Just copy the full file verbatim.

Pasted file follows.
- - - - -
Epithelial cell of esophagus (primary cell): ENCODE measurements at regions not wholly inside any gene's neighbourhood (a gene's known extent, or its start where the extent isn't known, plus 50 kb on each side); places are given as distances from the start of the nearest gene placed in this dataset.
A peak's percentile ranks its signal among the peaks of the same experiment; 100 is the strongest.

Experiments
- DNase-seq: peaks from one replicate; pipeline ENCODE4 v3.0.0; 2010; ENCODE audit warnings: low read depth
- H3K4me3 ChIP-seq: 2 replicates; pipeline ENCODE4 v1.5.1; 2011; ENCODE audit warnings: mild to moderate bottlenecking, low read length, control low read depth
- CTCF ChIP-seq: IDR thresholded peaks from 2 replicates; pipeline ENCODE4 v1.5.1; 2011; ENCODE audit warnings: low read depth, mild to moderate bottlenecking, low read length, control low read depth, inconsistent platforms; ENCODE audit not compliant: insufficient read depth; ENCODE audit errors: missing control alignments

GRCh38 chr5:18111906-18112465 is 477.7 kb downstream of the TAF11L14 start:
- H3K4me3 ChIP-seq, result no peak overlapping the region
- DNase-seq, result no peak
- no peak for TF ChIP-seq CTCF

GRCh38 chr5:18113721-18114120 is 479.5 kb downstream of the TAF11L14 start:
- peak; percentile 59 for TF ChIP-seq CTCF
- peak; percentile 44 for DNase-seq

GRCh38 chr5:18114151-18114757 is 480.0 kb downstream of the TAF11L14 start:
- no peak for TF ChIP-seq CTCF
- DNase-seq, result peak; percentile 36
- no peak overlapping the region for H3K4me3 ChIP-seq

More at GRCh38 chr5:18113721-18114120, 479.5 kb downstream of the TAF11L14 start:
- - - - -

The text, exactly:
Epithelial cell of esophagus (primary cell): ENCODE measurements at regions not wholly inside any gene's neighbourhood (a gene's known extent, or its start where the extent isn't known, plus 50 kb on each side); places are given as distances from the start of the nearest gene placed in this dataset.
A peak's percentile ranks its signal among the peaks of the same experiment; 100 is the strongest.

Experiments
- DNase-seq: peaks from one replicate; pipeline ENCODE4 v3.0.0; 2010; ENCODE audit warnings: low read depth
- H3K4me3 ChIP-seq: 2 replicates; pipeline ENCODE4 v1.5.1; 2011; ENCODE audit warnings: mild to moderate bottlenecking, low read length, control low read depth
- CTCF ChIP-seq: IDR thresholded peaks from 2 replicates; pipeline ENCODE4 v1.5.1; 2011; ENCODE audit warnings: low read depth, mild to moderate bottlenecking, low read length, control low read depth, inconsistent platforms; ENCODE audit not compliant: insufficient read depth; ENCODE audit errors: missing control alignments

GRCh38 chr5:18111906-18112465 is 477.7 kb downstream of the TAF11L14 start:
- H3K4me3 ChIP-seq, result no peak overlapping the region
- DNase-seq, result no peak
- no peak for TF ChIP-seq CTCF

GRCh38 chr5:18113721-18114120 is 479.5 kb downstream of the TAF11L14 start:
- peak; percentile 59 for TF ChIP-seq CTCF
- peak; percentile 44 for DNase-seq

GRCh38 chr5:18114151-18114757 is 480.0 kb downstream of the TAF11L14 start:
- no peak for TF ChIP-seq CTCF
- DNase-seq, result peak; percentile 36
- no peak overlapping the region for H3K4me3 ChIP-seq

More at GRCh38 chr5:18113721-18114120, 479.5 kb downstream of the TAF11L14 start: